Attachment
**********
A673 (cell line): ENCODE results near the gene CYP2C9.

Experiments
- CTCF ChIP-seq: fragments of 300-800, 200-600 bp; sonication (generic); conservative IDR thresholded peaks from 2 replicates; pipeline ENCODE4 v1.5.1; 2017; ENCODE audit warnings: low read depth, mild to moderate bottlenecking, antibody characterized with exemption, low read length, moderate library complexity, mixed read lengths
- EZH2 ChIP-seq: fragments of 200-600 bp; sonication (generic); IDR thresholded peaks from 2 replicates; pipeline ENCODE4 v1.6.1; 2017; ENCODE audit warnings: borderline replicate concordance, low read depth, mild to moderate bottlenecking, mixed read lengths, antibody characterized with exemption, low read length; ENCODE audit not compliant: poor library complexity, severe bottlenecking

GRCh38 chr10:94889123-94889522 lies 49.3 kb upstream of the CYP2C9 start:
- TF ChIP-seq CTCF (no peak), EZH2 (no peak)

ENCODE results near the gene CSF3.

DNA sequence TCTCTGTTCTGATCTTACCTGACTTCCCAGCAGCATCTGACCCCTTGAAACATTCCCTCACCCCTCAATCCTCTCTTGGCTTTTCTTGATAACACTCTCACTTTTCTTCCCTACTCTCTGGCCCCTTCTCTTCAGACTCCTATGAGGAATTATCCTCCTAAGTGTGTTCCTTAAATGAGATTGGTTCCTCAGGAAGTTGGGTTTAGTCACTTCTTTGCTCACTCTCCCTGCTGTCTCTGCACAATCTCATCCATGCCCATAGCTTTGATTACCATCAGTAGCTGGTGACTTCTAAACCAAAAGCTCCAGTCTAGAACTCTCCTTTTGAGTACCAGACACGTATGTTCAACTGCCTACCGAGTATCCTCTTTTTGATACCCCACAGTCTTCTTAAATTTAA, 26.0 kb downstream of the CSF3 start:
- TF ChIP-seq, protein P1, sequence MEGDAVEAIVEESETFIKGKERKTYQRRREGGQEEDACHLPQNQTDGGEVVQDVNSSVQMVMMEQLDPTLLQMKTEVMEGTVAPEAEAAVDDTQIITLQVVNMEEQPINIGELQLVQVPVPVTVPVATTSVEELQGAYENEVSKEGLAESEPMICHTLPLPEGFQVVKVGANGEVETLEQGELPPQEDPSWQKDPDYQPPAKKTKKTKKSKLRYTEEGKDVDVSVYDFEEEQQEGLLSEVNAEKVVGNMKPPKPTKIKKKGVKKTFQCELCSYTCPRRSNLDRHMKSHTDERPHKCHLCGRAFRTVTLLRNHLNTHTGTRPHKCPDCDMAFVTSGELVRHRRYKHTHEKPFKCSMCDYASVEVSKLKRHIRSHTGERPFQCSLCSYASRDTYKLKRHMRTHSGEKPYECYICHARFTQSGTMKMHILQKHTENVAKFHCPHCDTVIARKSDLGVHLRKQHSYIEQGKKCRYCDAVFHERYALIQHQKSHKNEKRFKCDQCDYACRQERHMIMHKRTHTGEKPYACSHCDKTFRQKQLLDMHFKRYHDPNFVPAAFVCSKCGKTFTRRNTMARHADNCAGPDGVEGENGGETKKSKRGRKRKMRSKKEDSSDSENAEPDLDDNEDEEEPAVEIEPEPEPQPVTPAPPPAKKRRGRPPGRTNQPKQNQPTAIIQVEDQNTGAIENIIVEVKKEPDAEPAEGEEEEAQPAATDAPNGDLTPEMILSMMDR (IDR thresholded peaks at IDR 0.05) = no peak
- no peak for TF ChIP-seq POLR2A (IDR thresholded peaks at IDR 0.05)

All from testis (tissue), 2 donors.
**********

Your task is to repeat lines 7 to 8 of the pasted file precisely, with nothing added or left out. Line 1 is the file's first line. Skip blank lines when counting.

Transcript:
ENCODE results near the gene CSF3.

DNA sequence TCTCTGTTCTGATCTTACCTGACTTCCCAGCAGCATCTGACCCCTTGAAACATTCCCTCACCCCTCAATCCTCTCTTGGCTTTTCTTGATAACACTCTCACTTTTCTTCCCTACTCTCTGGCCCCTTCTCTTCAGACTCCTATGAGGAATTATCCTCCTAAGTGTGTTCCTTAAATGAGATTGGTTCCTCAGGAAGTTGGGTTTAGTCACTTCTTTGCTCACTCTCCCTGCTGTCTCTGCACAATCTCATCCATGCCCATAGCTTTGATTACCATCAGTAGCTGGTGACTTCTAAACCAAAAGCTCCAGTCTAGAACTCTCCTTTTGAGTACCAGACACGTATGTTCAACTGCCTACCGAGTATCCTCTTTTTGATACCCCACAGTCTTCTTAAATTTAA, 26.0 kb downstream of the CSF3 start: